Club sports put spotlight on unconventional activities

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Author: Taylor-Anne Esparza|Emma Lodes

More often than not, club sports at Occidental are overshadowed by the prestige of NCAA-sanctioned sports. While men’s lacrosse and hockey are the well-known club sports, the quirky ones like fencing and Quidditch tend to go unnoticed. A variety of levels of competitiveness and time commitment makes it possible for anyone to participate.

Some rare sports may fly under the radar, but are actually quite competitive. Occidental’s ultimate Frisbee team competes against other Division III schools in the state of California and is on the track for Nationals this year. Yasmine Cooper (junior) is the president of the club. “It’s actually pretty intense. We placed fifth in our national tournament my freshman year, and that’s what we’re trying to do for this year,” she said. 

However, according to Cooper, the first rule of ultimate isn’t winning, it’s having fun and truly enjoying the game. “It’s a very team oriented sport and you get to be around people who play because they love it. Love of the game and spirit of the game is one of the main concepts of ultimate,” she said.

True to that spirit, the team is inclusive to anyone interested, regardless of skill or prior experience. “We have a lot of new players here and we’re showing them the basics right now. Anyone who wants to try it out can come,” Cooper said. The team practices three times a week, Monday and Wednesday from 8:30 p.m. to 10:30 p.m. at Patterson Field and on Saturday at 10:30 a.m. on the upper soccer fields.

For those who are interested in recreational sports with less of a competitive edge, yoga may be a solid pick. Izzy Struve (senior) is the president of Yoga Club, and has held that position for three years. Struve thinks of yoga as a refreshing alternative to more intense, competitive sports. “I love yoga because I am a triathlete and I find that I do all these other sports, but nothing connects me to me quite like yoga does. It’s a time when I align my body with my mentality,” she said. 

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According to Struve, yoga is also great exercise on its own, and a perfect way to manage stress. “It clears my mind and then recharges it at the same time,” she said.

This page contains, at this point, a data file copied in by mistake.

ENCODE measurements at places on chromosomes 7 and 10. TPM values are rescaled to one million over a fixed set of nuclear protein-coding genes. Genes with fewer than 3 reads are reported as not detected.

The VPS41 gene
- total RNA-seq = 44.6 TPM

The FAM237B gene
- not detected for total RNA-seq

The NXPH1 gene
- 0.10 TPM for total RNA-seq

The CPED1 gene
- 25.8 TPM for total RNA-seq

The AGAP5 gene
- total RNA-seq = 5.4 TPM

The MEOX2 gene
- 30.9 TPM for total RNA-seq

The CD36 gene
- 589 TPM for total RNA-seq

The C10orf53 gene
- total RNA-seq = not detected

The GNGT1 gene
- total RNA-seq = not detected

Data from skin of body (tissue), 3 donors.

Yoga meets from 7:00 p.m. to 8:30 p.m. on Sundays in Thorne Lobby and Wednesdays in Upper Herrick.

Many Harry Potter fans, and others who are just looking to have fun, flock to Quidditch Club. “Quidditch combines pretty intense nerd culture with athletics,” Captain Grace Bender (sophomore) said. 

The sport is only five years old, yet the team has played the University of California, Los Angeles (UCLA), the University of Southern California (USC) and the Hollywood Harpies, a highly competitive team comprised of local athletes. “All equipment is provided. Everyone is welcome,” Bender said. The team practices on Mondays and Wednesdays at Patterson Field at 9:00 p.m.

The fencing club provides a relatively new and unfamiliar spin on club sports at Occidental. “We were at the involvement fair and we want more people, but funding is an issue. We don’t have enough equipment. People would end up standing around just watching if more people came,” President John Dawson (junior) said. Despite this minor setback, the fencing club has fun and tries to allow for inexperienced students to join in. “Last year we had an event in the quad where people could sign up, suit up and fence with us. We want to step it up and have more events, we just don’t have the resources,” Dawson said. The team practices Mondays and Wednesdays from 5:30 p.m. to 7:00 p.m. on Thorne Patio.

Occidental’s rejuvenated rock climbing club has found a way to work around former lack of commitment and funding and is currently making a comeback. The club was previously active, yet failed to survive the test of time. Alex Rand (sophomore) is doing his best to renovate the club and bring it back to life. The reborn rock climbing club will benefit from the support of the previous leaders, but move forward with new leadership, fresh blood and a rejuvenated energy for hitting the rock. “It’s gonna take off better because it has more youth and more strong leadership. Now we have capabilities of getting funding, which broadens the horizon. It seems like a lot more people are interested now,” Rand said. 

The club is getting its funding through ASOC. “We’re looking to get subsidies for paying for memberships for the rock climbing club to climb at the gym. Rock climbing is an expensive sport, so it’s difficult to do on your own and as a college student. Having a core group of people allows us to get funding,” Rand said.

Rock climbing club will be climbing at Arcadia Rock Climbing gym (ARC). ARC is one of America’s largest indoor bouldering gyms, and is only fifteen minutes away from Occidental. Climbers will carpool to Arcadia on Sunday afternoons. For now the club will stick to gym climbing, but Rand hopes that they will organize occasional outdoor trips as the year progresses. 

Rand is eager to draw in new members, regardless of experience and ability. “The more the better, because it’s funner to climb with friends. We encourage anybody and everybody to come out.” Rand stated that there is no need to worry about gear for those who choose to attend, as everything is rentable at AARC. 

Starting up a club is relatively simple, with steps outlined on the school’s website. According to the club leaders, ASOC is always eager to fund recreational sports and clubs with strong ideas and dedicated members.

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